What drives consumer choice of healthcare companies differs from what drives consumer advocacy.
Marketing Daily, a MediaPost publication, has featured Hero Digital’s Healthcare CX Index in their recent article titled, Big Surprise: ‘Takes My Insurance’ No. 1 Factor For Picking Healthcare.
Written by Les Luchter, this article takes a close look at what matters most to today’s healthcare customers. Check out the full article below.
Millennials are pretty united in why they’d recommend a healthcare company, with a majority—60%—ranking empathy and principles as the top reasons. That’s according to Hero Digital’s just-released Healthcare CX (customer experience) index.
Other demographic groups were found to have different priorities for making recommendations, although not as dominant:
Empowerment and disruption were cited by 30% of Gen Zers, access and ease of use by 30% of Gen Zers, and price and stature by 20% of boomers.
The study also looked at four healthcare subsectors, finding:
- Primary care customers will pay more for customer experiences that make them feel heard and understood.
- Urgent care customers desire in-person services supplemented by digital experiences.
- Specialty care customers look for recommendations from experts.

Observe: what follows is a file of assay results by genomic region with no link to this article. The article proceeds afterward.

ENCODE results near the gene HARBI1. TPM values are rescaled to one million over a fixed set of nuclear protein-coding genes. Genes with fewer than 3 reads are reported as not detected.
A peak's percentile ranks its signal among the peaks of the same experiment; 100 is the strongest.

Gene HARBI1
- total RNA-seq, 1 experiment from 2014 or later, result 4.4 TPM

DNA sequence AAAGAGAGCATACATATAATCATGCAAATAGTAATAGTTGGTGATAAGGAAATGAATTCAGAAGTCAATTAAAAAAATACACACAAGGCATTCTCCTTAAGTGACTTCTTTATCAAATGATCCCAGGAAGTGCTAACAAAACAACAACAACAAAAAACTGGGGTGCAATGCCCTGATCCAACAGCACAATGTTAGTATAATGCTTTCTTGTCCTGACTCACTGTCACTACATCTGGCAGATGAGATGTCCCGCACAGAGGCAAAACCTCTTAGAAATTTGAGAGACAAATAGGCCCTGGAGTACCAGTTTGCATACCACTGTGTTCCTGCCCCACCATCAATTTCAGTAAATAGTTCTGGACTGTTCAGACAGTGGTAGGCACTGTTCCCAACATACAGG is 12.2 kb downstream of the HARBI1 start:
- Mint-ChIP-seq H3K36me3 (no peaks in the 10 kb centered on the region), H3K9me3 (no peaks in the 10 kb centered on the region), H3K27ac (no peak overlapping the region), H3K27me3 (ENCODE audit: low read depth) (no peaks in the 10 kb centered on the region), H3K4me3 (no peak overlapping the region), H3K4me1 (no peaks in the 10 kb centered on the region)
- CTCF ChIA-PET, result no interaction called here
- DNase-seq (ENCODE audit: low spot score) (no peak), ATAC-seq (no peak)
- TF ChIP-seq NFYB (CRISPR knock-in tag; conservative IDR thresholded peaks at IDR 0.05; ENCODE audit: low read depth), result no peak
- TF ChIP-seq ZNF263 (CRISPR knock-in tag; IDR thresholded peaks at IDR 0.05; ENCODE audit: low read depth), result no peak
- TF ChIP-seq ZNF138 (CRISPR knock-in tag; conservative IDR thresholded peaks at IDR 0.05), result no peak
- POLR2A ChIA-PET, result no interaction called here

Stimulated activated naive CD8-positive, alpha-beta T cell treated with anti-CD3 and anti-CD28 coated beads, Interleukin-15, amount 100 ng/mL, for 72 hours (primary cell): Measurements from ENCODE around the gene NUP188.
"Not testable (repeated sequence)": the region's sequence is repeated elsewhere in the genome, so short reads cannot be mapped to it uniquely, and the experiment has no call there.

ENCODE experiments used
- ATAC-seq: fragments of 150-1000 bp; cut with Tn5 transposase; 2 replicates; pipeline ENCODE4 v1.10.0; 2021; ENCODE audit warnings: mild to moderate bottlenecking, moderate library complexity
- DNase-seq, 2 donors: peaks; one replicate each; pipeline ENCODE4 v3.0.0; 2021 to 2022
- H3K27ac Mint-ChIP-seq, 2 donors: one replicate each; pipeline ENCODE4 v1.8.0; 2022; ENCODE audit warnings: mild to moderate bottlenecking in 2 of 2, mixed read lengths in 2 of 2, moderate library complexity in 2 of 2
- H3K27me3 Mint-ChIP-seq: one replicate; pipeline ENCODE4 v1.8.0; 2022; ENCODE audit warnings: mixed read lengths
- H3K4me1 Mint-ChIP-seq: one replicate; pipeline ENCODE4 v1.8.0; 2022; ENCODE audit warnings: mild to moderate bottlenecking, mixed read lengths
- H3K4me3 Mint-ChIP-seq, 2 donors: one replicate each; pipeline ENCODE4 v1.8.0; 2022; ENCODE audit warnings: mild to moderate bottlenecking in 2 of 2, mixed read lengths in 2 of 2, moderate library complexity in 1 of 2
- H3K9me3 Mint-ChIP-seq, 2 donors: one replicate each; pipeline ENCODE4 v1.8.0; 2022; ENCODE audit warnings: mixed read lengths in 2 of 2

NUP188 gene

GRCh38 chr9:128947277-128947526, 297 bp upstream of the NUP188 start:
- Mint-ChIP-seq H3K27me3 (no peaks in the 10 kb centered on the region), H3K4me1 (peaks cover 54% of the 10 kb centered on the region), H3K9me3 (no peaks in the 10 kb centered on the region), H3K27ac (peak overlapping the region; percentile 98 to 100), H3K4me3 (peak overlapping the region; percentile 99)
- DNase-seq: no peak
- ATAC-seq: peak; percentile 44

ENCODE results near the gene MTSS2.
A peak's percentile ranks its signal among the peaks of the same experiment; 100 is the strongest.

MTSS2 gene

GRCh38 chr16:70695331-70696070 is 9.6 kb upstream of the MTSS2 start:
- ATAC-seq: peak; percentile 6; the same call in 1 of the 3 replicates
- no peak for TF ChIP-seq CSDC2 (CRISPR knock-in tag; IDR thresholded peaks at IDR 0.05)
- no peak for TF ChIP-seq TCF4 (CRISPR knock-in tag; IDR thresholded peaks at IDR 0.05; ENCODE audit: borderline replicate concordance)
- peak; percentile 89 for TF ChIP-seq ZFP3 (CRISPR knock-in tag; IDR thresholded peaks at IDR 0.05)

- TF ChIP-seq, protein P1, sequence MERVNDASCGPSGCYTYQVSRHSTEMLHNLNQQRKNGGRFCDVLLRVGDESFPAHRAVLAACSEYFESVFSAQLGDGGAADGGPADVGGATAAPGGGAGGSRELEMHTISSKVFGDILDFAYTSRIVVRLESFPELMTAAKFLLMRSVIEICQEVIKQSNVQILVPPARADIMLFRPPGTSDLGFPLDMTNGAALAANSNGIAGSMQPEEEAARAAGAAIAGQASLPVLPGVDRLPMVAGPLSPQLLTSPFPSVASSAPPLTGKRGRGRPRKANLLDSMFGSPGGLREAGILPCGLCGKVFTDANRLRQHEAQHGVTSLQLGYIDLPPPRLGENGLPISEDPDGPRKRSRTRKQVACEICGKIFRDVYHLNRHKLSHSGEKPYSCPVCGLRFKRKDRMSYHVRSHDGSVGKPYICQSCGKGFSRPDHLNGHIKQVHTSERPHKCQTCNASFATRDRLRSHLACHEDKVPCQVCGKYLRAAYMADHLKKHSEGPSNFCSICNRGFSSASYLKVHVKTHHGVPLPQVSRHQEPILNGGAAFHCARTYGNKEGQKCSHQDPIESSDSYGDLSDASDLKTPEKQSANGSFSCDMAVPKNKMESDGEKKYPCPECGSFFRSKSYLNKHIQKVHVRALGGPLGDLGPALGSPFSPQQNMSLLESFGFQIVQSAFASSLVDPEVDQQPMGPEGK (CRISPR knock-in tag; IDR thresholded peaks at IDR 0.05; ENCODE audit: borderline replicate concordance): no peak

- Pharmacy customers seek “genuine trust” in their interactions.
The study points out that what drives consumer choice of healthcare companies differs from what drives consumer advocacy. For instance, the top reason for choosing a healthcare company is “Takes my insurance,” a factor that’s nonexistent in the top 10 reasons for recommending a healthcare company (#1 being “Provides high quality care”).
Speaking of “Takes my insurance,” a separate study by the right-wing Pacific Research Institute (PRI) has found 86% of Americans to be satisfied with their current health insurance plans, and only 8% dissatisfied.
Satisfaction levels are largely influenced by employment status, the study found, with 71% of employed people, “who are most likely to have employer-sponsored coverage”—rating their coverage as good. That compares to just 47% of those unemployed—“a plurality of whom (41%) used Medicaid.”
Costs are the main reason for respondents’ dissatisfaction with insurance plans, PRI reported, with 46% of respondents saying premiums are too high, 45% that deductibles are too high, and 39% that co-pays are too high. Other reasons include limited or restricted access to specialists (28%) and too many restrictions for special tests like CT scans and MRIs (26%).
“These results confirm [that] the more Americans learn what single-payer health care would mean for them – higher costs, increased taxes, longer wait times, less access to specialists, reduced availability of care – the more they reject it,” PRI concluded. (That conclusion seems reasonable only if you accept the thesis that single-payer health care would in fact satisfy all these conditions — a thesis that seems dubious to us.)
The Pacific Research Institute study was conducted in August by Echelon Insights, which used a sample of 1,054 voters nationwide who were deemed likely to vote in the 2022 midterm elections.
Hero Digital’s annual CX Index, conducted by Material, surveyed 3,011 people across 52 brands in consumer goods, financial services, wellness, and healthcare. The research was conducted back in August 2021, but the company has been staggering its release of the results category by category.